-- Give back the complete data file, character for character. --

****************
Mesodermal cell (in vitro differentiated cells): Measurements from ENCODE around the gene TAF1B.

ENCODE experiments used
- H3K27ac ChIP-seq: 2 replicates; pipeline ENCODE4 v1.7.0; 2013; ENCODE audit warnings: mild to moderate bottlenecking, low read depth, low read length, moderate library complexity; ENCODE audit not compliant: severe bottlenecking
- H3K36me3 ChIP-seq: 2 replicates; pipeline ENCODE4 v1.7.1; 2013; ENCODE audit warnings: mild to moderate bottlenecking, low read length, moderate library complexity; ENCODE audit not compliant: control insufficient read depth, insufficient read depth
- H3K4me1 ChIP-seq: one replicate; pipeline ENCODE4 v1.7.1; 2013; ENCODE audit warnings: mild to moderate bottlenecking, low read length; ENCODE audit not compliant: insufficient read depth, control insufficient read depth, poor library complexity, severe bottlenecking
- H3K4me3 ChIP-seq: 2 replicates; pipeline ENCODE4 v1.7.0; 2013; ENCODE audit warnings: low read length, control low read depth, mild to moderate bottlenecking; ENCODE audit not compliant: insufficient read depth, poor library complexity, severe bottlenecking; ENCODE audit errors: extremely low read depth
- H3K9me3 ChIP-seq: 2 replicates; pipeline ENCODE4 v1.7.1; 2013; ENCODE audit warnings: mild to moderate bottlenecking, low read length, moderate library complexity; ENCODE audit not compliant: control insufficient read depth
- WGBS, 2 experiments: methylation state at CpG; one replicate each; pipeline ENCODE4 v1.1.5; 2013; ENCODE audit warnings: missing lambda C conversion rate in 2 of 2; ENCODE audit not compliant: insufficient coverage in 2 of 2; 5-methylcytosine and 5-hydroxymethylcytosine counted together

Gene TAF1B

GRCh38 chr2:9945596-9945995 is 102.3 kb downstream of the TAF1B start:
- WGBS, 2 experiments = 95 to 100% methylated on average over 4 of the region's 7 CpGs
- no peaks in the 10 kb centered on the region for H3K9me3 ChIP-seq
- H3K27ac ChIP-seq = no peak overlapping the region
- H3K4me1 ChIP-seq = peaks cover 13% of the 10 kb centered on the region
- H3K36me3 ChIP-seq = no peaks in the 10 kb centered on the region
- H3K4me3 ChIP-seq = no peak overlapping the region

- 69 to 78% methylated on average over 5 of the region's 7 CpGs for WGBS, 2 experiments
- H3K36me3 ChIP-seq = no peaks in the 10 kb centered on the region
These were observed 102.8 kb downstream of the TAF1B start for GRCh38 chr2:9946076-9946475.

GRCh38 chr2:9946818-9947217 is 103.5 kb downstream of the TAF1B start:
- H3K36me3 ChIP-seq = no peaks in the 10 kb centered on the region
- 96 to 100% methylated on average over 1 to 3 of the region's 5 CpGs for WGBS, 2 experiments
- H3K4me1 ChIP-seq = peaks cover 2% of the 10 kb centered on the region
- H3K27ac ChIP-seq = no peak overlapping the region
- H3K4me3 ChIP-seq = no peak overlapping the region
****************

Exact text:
Mesodermal cell (in vitro differentiated cells): Measurements from ENCODE around the gene TAF1B.

ENCODE experiments used
- H3K27ac ChIP-seq: 2 replicates; pipeline ENCODE4 v1.7.0; 2013; ENCODE audit warnings: mild to moderate bottlenecking, low read depth, low read length, moderate library complexity; ENCODE audit not compliant: severe bottlenecking
- H3K36me3 ChIP-seq: 2 replicates; pipeline ENCODE4 v1.7.1; 2013; ENCODE audit warnings: mild to moderate bottlenecking, low read length, moderate library complexity; ENCODE audit not compliant: control insufficient read depth, insufficient read depth
- H3K4me1 ChIP-seq: one replicate; pipeline ENCODE4 v1.7.1; 2013; ENCODE audit warnings: mild to moderate bottlenecking, low read length; ENCODE audit not compliant: insufficient read depth, control insufficient read depth, poor library complexity, severe bottlenecking
- H3K4me3 ChIP-seq: 2 replicates; pipeline ENCODE4 v1.7.0; 2013; ENCODE audit warnings: low read length, control low read depth, mild to moderate bottlenecking; ENCODE audit not compliant: insufficient read depth, poor library complexity, severe bottlenecking; ENCODE audit errors: extremely low read depth
- H3K9me3 ChIP-seq: 2 replicates; pipeline ENCODE4 v1.7.1; 2013; ENCODE audit warnings: mild to moderate bottlenecking, low read length, moderate library complexity; ENCODE audit not compliant: control insufficient read depth
- WGBS, 2 experiments: methylation state at CpG; one replicate each; pipeline ENCODE4 v1.1.5; 2013; ENCODE audit warnings: missing lambda C conversion rate in 2 of 2; ENCODE audit not compliant: insufficient coverage in 2 of 2; 5-methylcytosine and 5-hydroxymethylcytosine counted together

Gene TAF1B

GRCh38 chr2:9945596-9945995 is 102.3 kb downstream of the TAF1B start:
- WGBS, 2 experiments = 95 to 100% methylated on average over 4 of the region's 7 CpGs
- no peaks in the 10 kb centered on the region for H3K9me3 ChIP-seq
- H3K27ac ChIP-seq = no peak overlapping the region
- H3K4me1 ChIP-seq = peaks cover 13% of the 10 kb centered on the region
- H3K36me3 ChIP-seq = no peaks in the 10 kb centered on the region
- H3K4me3 ChIP-seq = no peak overlapping the region

- 69 to 78% methylated on average over 5 of the region's 7 CpGs for WGBS, 2 experiments
- H3K36me3 ChIP-seq = no peaks in the 10 kb centered on the region
These were observed 102.8 kb downstream of the TAF1B start for GRCh38 chr2:9946076-9946475.

GRCh38 chr2:9946818-9947217 is 103.5 kb downstream of the TAF1B start:
- H3K36me3 ChIP-seq = no peaks in the 10 kb centered on the region
- 96 to 100% methylated on average over 1 to 3 of the region's 5 CpGs for WGBS, 2 experiments
- H3K4me1 ChIP-seq = peaks cover 2% of the 10 kb centered on the region
- H3K27ac ChIP-seq = no peak overlapping the region
- H3K4me3 ChIP-seq = no peak overlapping the region